سلسله مراتب های اولویت برای تأمین منابع مالی داخلی، وام های بانکی، اوراق قرضه، و مسائل مربوط به سهم: شواهد برای شرکت های هلندی
|کد مقاله||سال انتشار||تعداد صفحات مقاله انگلیسی||ترجمه فارسی|
|12942||2003||21 صفحه PDF||سفارش دهید|
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Publisher : Elsevier - Science Direct (الزویر - ساینس دایرکت)
Journal : Journal of Empirical Finance, Volume 10, Issue 5, December 2003, Pages 661–681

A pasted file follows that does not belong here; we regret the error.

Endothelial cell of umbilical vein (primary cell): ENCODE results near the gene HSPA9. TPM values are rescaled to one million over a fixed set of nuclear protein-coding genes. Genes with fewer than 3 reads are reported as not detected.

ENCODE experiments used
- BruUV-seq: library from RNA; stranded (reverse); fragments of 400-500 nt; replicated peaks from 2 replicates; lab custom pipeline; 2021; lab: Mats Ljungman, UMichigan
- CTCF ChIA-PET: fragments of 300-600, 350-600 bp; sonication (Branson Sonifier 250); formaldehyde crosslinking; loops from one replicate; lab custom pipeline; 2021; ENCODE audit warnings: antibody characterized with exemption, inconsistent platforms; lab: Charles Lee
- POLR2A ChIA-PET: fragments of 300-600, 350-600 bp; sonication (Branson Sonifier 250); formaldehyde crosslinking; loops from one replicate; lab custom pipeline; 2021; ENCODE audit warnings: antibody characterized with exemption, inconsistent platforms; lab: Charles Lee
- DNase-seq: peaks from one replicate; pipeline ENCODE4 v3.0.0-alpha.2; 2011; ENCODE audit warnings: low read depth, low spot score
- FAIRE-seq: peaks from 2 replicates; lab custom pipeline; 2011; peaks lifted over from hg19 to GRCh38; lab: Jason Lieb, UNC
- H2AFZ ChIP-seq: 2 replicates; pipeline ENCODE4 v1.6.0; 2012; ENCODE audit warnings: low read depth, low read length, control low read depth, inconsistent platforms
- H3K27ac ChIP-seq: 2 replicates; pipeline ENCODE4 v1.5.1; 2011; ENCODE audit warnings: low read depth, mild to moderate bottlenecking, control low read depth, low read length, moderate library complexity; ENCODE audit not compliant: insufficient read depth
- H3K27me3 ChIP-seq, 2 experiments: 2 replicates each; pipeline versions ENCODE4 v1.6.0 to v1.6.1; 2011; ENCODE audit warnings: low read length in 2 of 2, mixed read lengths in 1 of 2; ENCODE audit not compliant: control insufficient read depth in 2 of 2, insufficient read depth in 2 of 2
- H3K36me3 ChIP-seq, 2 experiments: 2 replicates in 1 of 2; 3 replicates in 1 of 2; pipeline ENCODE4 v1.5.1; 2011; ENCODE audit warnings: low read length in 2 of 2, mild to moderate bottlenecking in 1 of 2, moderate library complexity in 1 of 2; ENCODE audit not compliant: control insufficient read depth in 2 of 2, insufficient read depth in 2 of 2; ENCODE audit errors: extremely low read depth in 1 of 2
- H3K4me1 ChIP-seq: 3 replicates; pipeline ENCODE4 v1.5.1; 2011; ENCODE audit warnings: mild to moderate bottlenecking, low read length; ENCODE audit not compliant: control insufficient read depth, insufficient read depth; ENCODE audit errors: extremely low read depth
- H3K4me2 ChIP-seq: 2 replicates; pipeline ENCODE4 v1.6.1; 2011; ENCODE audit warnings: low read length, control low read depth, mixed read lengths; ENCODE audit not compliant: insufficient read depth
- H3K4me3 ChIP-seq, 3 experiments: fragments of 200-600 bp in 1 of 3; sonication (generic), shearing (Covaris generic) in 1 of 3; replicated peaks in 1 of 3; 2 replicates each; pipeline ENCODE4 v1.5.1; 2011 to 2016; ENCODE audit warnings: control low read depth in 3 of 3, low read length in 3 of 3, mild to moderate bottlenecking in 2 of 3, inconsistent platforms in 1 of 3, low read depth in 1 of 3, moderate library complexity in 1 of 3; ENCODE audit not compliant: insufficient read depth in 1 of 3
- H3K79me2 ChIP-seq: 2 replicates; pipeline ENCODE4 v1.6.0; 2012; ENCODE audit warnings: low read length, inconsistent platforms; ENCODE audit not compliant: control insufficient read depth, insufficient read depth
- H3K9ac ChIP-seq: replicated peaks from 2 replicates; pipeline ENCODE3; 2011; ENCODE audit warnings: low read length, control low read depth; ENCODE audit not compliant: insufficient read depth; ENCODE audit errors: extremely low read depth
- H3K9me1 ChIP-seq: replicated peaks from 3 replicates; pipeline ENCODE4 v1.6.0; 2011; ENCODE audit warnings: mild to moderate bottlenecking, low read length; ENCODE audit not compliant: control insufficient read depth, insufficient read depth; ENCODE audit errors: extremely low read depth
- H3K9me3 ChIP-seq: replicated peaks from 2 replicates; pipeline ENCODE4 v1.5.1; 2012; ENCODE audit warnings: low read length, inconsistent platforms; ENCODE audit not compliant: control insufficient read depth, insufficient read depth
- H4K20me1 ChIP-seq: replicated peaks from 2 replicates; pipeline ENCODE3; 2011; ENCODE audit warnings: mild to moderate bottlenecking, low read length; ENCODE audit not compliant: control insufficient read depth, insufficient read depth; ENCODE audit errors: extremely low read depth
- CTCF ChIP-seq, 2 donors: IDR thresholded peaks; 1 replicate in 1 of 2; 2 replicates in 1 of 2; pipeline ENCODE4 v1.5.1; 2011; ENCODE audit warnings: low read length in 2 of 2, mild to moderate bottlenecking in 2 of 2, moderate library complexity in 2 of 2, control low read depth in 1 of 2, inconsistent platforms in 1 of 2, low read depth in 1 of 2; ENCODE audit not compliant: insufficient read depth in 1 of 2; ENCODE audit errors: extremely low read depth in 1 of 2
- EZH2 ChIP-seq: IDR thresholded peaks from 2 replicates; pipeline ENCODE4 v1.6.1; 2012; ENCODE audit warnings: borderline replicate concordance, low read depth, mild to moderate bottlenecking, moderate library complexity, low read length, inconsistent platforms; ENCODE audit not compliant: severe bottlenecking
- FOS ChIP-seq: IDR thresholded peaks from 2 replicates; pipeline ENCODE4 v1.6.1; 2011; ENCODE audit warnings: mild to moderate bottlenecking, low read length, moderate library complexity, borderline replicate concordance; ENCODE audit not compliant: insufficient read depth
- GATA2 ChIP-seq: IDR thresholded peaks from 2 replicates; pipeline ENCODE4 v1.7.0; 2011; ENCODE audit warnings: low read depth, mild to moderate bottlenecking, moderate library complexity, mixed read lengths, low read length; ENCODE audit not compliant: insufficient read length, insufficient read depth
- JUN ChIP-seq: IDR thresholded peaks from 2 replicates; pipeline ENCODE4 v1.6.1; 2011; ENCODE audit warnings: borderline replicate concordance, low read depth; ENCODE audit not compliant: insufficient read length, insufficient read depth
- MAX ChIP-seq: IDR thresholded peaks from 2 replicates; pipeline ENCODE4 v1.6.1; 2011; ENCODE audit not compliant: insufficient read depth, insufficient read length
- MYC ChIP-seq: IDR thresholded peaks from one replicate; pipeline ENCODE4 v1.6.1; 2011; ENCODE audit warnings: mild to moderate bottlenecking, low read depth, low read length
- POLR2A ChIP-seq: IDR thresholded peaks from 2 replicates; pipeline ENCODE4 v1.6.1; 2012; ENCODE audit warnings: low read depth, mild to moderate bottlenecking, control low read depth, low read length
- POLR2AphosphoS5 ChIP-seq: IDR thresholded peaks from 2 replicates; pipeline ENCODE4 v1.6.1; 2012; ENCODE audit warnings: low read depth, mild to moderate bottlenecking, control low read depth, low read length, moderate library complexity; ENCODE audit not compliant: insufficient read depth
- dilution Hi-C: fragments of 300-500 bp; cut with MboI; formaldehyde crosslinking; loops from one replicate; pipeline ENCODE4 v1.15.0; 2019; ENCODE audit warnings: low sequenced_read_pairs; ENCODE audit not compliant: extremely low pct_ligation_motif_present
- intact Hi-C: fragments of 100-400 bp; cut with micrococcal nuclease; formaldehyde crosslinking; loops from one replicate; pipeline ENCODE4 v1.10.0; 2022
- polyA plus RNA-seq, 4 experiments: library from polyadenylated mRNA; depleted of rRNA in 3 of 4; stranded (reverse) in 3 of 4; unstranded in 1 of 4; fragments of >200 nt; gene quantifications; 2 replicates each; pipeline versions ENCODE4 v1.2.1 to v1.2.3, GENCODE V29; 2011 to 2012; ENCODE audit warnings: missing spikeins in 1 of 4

We estimate the incremental financing decision for a sample of some 150 Dutch companies for the years 1984 through 1997, thereby distinguishing internal finance and three types of external finance: bank borrowing, bond issues, and share issues. First, we estimate a multinomial logit model, which confirms several predictions of both the static trade-off theory and the pecking order theory as to the determinants of financing choices. Next, we estimate all possible ordered probit models to determine which financing hierarchy fits the data best. The results suggest that Dutch firms have a unique most preferred financing hierarchy: (i) internal finance, (ii) bank loans, (iii) share issues, and (iv) bond issues.